Given the 'feel good, but rather light' nature of the film, I'm somewhat surprised the film won the Dramatic Grand Jury and Dramatic Audience Award at last year's Sundance Festival. It's certainly an enjoyably perky 90 minutes of entertainment, but doesn't feel like something I haven't already seen many times before. Part of the reason the awards were granted may be down to the writers/directors, who somehow managed to get their first film written and completed within just a few months of having the idea to make a film. The film is very polished, given that the makers apparently had no real prior experience of either writing a script, or directing a feature film.

The transfer is fine given the indie origins. Shot originally on high definition cameras', frequently hand-held, there's a lot of grain in places, particularly in the night scenes, but nothing to get too upset about. The Quienceanera celebration scenes are particularly well shot, and give a real sense of the occasion, the formality and the importance of the event within the Latino community.

Newcomer Jesse Garcia gives a convincing performance as smouldering Carlos

Extra's are quite generous for an indie release like this. The Making of is extremely honest, showing the ramshackle nature of how the project got financed, written, improvised and completed, with writers/directors Richard Glatzer and Wash Westmoreland coming across as very self-effacing. They are at pains to point out in the featurette and on the commentary that despite having the same home, age differences, nationality and sexuality as the gay couple depicted in the film, these characters are NOT based on their own lives! The British half of the writing/directing couple gives a very lively, enthusiastic commentary track and is joined not just by his partner but the male and female lead who, as seems to be usual with these things, have very little to contribute to proceedings, even when directly asked a question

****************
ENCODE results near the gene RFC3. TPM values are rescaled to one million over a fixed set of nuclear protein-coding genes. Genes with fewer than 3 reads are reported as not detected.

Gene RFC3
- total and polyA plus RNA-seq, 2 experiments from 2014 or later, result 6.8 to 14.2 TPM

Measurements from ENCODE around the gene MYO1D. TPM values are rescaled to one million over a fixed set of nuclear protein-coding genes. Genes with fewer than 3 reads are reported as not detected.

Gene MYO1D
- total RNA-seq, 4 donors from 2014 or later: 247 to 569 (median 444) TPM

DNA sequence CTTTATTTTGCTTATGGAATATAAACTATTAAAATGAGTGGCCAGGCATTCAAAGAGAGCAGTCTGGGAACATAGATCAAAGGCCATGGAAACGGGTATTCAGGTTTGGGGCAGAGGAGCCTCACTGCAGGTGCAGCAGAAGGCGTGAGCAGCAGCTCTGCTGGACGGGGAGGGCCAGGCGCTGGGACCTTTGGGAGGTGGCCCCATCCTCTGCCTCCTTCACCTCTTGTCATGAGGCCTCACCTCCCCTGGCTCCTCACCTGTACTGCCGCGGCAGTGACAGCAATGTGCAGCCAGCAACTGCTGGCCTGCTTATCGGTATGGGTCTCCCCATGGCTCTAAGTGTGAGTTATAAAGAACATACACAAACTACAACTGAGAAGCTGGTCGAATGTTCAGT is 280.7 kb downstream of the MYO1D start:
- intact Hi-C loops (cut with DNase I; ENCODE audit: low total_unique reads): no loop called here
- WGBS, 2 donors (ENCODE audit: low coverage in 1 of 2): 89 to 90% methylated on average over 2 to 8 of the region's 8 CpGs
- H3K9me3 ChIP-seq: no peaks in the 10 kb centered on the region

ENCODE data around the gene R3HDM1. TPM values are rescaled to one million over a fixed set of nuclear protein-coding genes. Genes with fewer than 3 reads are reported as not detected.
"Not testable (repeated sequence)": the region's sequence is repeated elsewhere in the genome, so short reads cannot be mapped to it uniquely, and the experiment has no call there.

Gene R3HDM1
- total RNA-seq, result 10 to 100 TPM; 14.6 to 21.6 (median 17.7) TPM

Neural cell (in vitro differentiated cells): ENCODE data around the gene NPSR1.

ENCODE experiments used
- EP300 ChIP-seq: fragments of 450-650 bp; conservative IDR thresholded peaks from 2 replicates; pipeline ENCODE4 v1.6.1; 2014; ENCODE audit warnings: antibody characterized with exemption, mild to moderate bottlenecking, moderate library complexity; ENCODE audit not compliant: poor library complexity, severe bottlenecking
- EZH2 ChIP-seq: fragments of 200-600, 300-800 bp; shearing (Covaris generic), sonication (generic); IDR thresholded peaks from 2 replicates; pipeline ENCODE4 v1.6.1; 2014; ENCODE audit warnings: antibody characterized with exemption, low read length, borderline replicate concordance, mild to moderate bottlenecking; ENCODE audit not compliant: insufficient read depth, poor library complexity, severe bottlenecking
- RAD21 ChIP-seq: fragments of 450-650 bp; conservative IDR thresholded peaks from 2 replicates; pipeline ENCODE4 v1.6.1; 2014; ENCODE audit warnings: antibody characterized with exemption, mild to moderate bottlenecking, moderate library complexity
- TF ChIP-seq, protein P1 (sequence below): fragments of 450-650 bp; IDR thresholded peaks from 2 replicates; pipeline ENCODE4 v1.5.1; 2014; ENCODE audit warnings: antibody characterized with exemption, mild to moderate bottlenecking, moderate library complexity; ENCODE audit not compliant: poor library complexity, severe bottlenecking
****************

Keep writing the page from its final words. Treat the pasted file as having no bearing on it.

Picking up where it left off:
As a personal footnote, I should add that I derived much unintentioned hilarity at the references to Bad Boys Inc, having been 'a huge boy band' in Britain. Ian Levine must have been writing silly, fictitious press releases again. Just because he writes something down as wish-fulfillment doesn't make it fact!

With better distribution there is little doubt that Echo Park LA could have received a much wider, mainstream release with corresponding box office success. It's a little film with a big heart, providing the sort of escapism that is what makes the movies so enjoyable for large parts of the population. I'm not convinced it's necessarily a purchase, and the subject matter may initially appear to be off-putting, but if you can get over the basic premise as a rental it comes highly recommended.

213 is the area code for Echo Park LA